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With smartphone vulnerabilities skyrocketing, here are 9 things you can do to stay safe

Published Apr 14th, 2016 11:11AM EDT

There has been a lot of talk lately about personal data security, and for good reason. In recent years, more and more hackers have been taking advantage of all sorts of vulnerabilities in web-connected products to steal personal details belonging to millions of consumers, load malicious programs on their machines, and even steal money.

Even so, there are things you can do to protect your data so that it doesn’t fall into the wrong hands.

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Looking at the state of internet security, Norton Security makers Symantec released a detailed report that takes an in-depth look at our current digital life. The company found that mobile vulnerabilities and weaknesses are up 214% compared to 2014. That’s 528 total issues compared to 168 two years ago, an alarming increase.

The company identified several steps that consumers can take to protect their data, and make it harder for hackers to attack them.

Use better passwords

Symantec argues that you should use strong passwords and change them regularly. You should try to come up with complex passwords that can include letters and numbers, including upper and lowercase letters and punctuation, and you should have unique passwords for all the services you use – a password management app might be handy.

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You should limit the amount of personal information you make publicly available via social networks so that it can’t be used by hackers to impersonate you. Personal and financial information should not be shared, and you should make sure you review bank, credit card, and credit information frequently.

Buy online from trusted devices

Do not go on an online shopping spree from a public computer. Instead, use a device you trust, like your smartphone, tablet or PC.

Beware of free public Wi-Fi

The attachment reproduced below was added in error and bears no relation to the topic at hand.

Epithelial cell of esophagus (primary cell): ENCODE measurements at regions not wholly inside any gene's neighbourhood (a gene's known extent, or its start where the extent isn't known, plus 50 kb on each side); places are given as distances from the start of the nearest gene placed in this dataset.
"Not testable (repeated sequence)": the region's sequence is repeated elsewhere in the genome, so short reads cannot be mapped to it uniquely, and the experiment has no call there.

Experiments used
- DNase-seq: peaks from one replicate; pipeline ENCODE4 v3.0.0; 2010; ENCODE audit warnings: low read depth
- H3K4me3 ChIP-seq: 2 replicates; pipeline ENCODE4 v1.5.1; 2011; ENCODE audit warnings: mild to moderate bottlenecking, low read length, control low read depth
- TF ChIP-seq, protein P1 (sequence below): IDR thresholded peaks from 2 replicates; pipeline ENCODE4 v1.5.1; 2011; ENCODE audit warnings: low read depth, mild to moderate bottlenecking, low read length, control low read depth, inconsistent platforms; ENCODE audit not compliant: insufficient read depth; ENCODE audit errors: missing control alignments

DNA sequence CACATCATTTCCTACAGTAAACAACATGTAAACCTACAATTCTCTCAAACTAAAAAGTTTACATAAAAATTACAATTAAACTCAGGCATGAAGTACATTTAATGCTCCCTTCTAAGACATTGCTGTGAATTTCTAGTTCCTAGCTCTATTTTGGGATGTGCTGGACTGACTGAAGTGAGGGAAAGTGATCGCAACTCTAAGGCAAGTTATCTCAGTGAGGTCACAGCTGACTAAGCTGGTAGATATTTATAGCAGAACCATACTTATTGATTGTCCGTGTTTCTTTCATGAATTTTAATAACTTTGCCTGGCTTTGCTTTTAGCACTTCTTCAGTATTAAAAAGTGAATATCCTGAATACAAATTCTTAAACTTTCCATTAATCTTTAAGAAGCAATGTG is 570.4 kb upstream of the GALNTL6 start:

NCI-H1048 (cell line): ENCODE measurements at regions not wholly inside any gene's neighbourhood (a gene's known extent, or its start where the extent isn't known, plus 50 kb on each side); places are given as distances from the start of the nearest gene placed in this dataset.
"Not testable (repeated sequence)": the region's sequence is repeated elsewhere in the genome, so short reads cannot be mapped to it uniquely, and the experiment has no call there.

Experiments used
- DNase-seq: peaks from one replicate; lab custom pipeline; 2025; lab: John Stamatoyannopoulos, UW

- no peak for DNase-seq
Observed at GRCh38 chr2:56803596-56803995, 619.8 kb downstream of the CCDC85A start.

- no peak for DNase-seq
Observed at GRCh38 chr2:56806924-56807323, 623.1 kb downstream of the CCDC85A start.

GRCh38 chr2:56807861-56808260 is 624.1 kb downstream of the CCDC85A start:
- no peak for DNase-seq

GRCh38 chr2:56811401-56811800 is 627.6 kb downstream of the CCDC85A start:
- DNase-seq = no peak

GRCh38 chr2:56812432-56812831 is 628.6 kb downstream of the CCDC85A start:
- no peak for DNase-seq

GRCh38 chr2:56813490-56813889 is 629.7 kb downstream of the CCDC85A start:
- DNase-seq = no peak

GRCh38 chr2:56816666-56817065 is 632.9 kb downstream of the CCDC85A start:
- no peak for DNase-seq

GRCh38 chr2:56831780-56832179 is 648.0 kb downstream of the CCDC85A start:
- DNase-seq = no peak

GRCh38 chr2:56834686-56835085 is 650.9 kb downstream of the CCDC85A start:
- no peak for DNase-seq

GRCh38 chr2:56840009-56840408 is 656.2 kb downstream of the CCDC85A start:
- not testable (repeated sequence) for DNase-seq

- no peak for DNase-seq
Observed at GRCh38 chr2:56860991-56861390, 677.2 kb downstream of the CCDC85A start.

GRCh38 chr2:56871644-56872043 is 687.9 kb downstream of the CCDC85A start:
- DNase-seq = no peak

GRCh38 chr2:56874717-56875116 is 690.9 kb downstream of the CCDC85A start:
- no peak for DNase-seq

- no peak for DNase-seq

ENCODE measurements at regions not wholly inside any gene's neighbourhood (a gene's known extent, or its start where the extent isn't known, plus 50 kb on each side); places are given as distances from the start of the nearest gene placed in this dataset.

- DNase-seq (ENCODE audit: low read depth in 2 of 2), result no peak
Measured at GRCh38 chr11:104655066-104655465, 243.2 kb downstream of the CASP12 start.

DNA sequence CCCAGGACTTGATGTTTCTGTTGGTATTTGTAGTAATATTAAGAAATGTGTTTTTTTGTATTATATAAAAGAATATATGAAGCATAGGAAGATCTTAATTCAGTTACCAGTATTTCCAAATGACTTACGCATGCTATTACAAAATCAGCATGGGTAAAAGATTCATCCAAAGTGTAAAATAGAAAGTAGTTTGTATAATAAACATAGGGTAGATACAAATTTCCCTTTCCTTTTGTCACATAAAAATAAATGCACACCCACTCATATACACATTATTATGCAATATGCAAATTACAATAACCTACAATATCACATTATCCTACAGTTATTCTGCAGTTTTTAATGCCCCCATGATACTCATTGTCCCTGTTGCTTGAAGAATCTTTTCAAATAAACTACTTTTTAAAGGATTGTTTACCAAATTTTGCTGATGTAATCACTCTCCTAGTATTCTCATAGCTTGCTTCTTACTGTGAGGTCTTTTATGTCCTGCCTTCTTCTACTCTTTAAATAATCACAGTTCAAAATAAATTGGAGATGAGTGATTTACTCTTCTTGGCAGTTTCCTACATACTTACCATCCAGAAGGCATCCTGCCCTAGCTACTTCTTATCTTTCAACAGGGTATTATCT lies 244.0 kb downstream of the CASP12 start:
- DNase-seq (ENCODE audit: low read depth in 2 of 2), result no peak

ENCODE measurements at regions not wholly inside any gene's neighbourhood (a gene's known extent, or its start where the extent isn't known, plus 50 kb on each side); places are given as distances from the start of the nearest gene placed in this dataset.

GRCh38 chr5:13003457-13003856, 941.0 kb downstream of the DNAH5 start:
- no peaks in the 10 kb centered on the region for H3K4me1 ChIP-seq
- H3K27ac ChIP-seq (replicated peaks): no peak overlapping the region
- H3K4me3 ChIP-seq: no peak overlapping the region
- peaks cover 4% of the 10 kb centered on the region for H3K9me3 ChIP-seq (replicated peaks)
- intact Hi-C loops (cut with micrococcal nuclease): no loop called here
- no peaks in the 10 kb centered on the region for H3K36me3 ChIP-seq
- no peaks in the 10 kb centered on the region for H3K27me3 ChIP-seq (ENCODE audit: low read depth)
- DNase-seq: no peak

Free public Wi-Fi is great if all you want to do is read the news. But it’s not always safe for anything that involves exchanging private information. Make sure you use HTTPS when connecting to your online accounts. Similarly, don’t turn your home Wi-Fi into a public Wi-Fi hotspot that’s not protected by a password. Instead, always use a password so that only authorized devices can connect to it.

Update your software frequently

Regardless what operating systems and apps you favor, hackers are targeting them all. Software makers often update their OS releases and apps when vulnerabilities are encountered, so make sure you’re always on the latest version to avoid becoming a target.

Download only from trusted sources

When installing new software, make sure you get your updates from the developer rather than a third-party that might provide a malware-ridden version of the app.

Use protection where available

Computer antivirus software is widely available, so you should definitely use it on those operating systems that require such usage.

Don’t fall for fake warnings

More than once, you might see alerts pop up in a browser telling you that your computer is infected with some virus. Don’t fall for these tricks. Instead, make sure your system is protected, as mentioned before, and use that antivirus program to scan the device.

Never click on dubious content

If it sounds too exciting or too good to be true, and it originates from a person you don’t know or never interacted with online, then don’t click on that email attachment. Even when receiving email attachments from friends and family be wary on what you click on, so that you don’t become the victim of hackers. The same goes for clicking suspicious URLs, including shortened ones.

Symantec’s full study is available at this link.

Chris Smith Senior Writer

Chris Smith has been covering consumer electronics ever since the iPhone revolutionized the industry in 2008. When he’s not writing about the most recent tech news for BGR, he brings his entertainment expertise to Marvel’s Cinematic Universe and other blockbuster franchises.

Outside of work, you’ll catch him streaming almost every new movie and TV show release as soon as it's available.